Home Page Chess Life Online Todd on the K-12s: The View from Coach's Corner
|Todd on the K-12s: The View from Coach's Corner|
|By FM Todd Andrews|
|December 16, 2009|
Originally I had no intention to attend the K-12 National Scholastics (Dallas, December 11-13), because I did not really have many students going to play. While my stronger teams in Nashville are planning to attend some of the "major" scholastic, national events that are traditionally held in the Spring, no one really had the K-12 event, where kids only play those in their respective grade, circled on their calendar. In fact, I passed over this event entirely during my own scholastic chess career in lieu of the bigger events and now I find regret in doing so.
The K-12 Nationals has the feel of a "mini-Super Nationals." Just like the famous event that has put Nashville on the chess map, you will find the cute, little babies playing in one room with the students awaiting their college acceptance letters in another. Well over 1200 students made their way to the HIlton Anatole in Dallas this year to see if they could become the best in their grade. A few weeks before the event I was hired by the USCF sales department (also The House of Staunton) to come and lend a hand anyway that I could. It would turn out to be a blast!
Once my flight was booked, I had to ensure I had, at least, one horse in the race and one of my kids came along with his father just for the experience and to train for the upcoming Nashville Scholastic City Championship. Colin Smith is a first grader at St. Paul Christian Academy in Nashville. I began teaching him when he was a kindergartener and, without a doubt, he is my hardest working student. I have a feeling that Colin will turn out to really be something, because he has the same characteristic trait that I recall myself having when I was kid - he not only loves to play chess, but he loves to study chess. Out of all the kids I have taught over the past decade, the ones who can spend all day studying have always been the ones that come out on top when it comes time to do battle on the board. The first two Nationals Champs I coached had this quality and after 7 tough rounds, Colin collected his first National Title and he made his coach and his father especially proud.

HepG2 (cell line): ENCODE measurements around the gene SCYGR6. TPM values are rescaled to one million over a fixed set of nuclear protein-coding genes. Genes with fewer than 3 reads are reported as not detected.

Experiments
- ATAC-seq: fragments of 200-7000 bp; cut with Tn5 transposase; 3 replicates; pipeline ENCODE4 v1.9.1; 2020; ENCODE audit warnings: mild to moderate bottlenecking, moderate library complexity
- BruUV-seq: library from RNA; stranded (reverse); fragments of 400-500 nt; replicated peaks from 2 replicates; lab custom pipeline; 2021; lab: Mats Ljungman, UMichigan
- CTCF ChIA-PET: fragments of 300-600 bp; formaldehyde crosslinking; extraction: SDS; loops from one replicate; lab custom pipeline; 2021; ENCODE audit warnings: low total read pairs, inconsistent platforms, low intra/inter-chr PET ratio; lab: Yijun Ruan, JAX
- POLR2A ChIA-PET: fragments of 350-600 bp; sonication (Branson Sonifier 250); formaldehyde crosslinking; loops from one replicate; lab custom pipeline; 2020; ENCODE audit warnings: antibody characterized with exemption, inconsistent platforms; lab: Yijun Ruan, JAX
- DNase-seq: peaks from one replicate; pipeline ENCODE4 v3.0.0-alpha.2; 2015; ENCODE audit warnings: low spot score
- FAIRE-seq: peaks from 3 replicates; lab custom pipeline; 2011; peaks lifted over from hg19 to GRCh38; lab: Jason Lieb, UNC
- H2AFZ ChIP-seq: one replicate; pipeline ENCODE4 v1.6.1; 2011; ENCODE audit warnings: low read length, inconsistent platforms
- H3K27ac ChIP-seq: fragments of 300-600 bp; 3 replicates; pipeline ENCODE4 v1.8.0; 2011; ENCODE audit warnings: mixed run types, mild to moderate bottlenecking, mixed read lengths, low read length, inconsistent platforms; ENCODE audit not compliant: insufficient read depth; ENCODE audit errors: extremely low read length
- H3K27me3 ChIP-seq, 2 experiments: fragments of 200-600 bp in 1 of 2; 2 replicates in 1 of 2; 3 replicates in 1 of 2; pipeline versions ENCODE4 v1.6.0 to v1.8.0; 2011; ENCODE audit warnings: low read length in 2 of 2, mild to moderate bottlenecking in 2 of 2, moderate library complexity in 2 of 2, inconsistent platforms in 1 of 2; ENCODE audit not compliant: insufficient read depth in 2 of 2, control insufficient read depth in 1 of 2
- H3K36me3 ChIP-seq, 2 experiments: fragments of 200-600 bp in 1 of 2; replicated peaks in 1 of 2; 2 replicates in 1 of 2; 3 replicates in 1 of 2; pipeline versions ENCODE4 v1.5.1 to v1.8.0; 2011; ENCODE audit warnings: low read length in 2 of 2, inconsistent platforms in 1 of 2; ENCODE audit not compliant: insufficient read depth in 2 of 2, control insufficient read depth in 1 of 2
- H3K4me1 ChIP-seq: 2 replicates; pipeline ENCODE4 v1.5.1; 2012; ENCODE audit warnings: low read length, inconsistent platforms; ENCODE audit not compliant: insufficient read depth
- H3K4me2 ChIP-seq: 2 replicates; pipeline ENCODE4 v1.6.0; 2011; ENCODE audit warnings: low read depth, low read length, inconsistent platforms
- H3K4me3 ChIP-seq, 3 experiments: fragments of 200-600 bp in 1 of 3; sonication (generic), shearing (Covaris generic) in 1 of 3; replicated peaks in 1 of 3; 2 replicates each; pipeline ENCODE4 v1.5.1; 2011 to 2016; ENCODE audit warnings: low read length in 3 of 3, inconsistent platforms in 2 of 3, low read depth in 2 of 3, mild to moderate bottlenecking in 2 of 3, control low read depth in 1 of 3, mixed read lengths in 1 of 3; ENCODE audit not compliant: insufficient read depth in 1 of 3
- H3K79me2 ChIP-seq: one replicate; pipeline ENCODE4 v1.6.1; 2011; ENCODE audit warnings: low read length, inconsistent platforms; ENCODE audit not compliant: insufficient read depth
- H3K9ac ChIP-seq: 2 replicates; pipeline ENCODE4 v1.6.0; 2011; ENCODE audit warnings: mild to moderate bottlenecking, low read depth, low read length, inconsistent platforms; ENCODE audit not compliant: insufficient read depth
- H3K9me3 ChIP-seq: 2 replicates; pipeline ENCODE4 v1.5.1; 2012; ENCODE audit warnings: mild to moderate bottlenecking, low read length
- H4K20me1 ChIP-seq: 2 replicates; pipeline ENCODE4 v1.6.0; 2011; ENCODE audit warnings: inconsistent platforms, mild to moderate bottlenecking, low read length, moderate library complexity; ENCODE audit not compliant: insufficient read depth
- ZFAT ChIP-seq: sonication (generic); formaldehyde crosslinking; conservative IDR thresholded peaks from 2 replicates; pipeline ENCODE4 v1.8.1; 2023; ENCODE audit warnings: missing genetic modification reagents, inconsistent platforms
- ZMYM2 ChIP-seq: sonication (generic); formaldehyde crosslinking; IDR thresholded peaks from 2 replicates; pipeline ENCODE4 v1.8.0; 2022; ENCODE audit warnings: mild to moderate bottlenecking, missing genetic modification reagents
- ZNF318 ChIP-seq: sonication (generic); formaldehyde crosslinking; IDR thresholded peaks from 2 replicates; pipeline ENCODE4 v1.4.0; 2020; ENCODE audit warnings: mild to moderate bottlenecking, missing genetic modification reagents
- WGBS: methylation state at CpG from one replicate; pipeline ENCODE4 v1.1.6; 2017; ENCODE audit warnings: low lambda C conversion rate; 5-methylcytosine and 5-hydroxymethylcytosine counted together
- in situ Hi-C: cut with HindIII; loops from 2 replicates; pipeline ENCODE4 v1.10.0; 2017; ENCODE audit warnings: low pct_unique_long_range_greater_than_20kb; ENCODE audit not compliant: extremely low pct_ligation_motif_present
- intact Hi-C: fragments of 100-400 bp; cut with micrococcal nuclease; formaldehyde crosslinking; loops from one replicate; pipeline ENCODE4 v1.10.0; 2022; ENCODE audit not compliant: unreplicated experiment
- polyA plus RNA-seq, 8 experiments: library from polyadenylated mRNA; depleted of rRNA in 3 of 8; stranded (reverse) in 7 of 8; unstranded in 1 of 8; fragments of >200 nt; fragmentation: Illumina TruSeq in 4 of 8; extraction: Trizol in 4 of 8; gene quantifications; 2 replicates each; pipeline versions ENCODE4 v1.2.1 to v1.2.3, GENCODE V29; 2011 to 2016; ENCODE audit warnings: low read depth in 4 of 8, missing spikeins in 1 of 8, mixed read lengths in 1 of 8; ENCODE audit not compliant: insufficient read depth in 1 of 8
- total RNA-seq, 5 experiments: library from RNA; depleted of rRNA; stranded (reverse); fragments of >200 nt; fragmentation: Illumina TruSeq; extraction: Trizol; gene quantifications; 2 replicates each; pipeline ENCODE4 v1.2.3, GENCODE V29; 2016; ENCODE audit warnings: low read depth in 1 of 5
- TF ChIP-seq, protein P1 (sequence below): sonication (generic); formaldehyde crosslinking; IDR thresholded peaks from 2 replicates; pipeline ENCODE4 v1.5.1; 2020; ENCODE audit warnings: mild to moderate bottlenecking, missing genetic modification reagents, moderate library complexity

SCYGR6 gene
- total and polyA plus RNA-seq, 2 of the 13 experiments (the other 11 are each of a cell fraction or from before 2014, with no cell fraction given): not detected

While Colin had a great weekend, the "Best Weekend Ever" Award goes to a young man named James Black of the powerful IS 318 school in Brooklyn, who impressed me very much with his play and his attitude. I know the coaches of his school very well, so James caught my eye the first day of the event when he was playing on board 1 in the K-6 Blitz section in the final round. He convincingly won that event, then went on to lead his team to a National Title in the 6th grade with 6.5 points out of 7 which amounted to a clear first place individual title of his own. To be a part of three US titles in one weekend has to be record of some sort. James' understanding of chess is solid and he has sharp tactical ability (although not quite sharp enough to take down the author in a post-tourney bughouse match). It was a pleasure to meet and hang out with James and his teammates and I am sure it will not be long before I am looking up his openings to prepare for him around the American open sections I participate in from time to time.
Working in a chess bookstore for the first time in my life was an entertaining and exhausting experience. The "crew" ( Mindi and BoBo, Amy, Korey, Zach and my own henchman Josh Wolff ) was a lot of fun to be around and when we were not running around trying to remember what our names were, we were goofing off having a great time working all weekend. The USCF sales offered, for the first time I had ever seen, a feature known as "the coach's corner" where I sat for most of the weekend looking over games and giving free chess lessons to any student in the event that wandered up. I also gave book recommendations, Chess Strategy for Kids and the Al Woolum Chess Tactics Workbook, and My System and Pawn Power for older kids with more experience.
Along with all the great equipment and scholastically oriented materials that were for sale, there were also plenty of items, such as the newest books and software, so that even the stronger players and coaches could shop. We got a big "thumbs up" from the beloved Aviv Friedman, when he inspected the shop as a part of his scholastic councilman gig. If you need any sort of chess equipment, you will not find a better store or a better bunch of people to buy it from than the Sullivans and crew that run the USCF Sales.
It was great to be a part of this and I am sure you will hear from me again soon on CLO!
Also browse the results, MSA rated results, and see Mark Schein's article, "Sunday in Dallas: A Chess Dad's Decathlon."